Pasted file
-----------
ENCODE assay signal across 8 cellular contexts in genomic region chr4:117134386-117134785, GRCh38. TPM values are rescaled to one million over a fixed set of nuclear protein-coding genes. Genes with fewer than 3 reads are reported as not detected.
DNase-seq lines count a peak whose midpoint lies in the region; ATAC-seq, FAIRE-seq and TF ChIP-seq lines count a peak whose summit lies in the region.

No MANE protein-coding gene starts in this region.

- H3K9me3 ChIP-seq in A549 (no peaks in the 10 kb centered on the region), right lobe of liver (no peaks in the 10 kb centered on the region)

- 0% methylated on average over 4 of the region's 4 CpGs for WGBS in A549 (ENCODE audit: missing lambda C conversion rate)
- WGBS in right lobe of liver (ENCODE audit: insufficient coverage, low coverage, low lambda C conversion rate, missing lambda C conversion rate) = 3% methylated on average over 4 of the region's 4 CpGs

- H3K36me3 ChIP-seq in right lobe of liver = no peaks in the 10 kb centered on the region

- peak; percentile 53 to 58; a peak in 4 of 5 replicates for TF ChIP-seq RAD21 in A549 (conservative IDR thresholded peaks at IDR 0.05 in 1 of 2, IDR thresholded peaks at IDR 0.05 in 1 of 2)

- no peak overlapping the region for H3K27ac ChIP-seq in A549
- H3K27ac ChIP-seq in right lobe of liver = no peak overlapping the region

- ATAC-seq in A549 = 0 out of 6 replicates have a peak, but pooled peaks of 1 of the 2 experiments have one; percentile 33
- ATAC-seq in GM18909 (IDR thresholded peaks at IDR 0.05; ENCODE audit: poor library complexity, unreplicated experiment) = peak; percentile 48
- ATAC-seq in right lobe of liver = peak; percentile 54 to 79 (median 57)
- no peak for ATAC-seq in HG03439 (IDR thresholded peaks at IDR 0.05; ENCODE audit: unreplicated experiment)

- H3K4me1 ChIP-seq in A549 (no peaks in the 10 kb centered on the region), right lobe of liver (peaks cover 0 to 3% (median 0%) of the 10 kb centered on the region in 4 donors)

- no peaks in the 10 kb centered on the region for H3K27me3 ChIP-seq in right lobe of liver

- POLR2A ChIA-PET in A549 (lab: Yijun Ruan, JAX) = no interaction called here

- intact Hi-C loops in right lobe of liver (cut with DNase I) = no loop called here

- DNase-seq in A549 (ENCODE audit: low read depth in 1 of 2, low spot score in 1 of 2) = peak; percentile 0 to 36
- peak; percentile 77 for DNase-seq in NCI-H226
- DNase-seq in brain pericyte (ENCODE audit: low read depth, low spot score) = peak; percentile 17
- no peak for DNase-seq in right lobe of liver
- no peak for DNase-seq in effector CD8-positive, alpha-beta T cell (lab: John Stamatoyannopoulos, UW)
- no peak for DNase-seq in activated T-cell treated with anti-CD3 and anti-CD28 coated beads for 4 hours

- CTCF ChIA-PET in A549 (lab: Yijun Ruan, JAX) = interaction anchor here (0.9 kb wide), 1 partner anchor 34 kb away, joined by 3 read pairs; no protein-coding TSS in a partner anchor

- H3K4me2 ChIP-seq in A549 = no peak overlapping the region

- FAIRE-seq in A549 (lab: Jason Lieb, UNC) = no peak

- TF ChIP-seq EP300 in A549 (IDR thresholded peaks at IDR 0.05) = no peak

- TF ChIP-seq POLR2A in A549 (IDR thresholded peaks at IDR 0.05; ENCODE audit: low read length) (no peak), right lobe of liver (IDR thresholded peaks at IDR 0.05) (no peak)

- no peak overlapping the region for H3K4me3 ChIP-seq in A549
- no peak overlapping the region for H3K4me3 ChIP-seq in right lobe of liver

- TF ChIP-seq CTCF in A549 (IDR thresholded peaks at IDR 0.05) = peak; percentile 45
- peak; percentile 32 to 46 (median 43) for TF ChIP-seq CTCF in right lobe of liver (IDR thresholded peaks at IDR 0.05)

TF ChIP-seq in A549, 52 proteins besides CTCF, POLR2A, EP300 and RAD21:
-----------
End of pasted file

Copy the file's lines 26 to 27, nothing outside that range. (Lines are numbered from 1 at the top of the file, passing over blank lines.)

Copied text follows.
- H3K4me2 ChIP-seq in A549 = no peak overlapping the region

- FAIRE-seq in A549 (lab: Jason Lieb, UNC) = no peak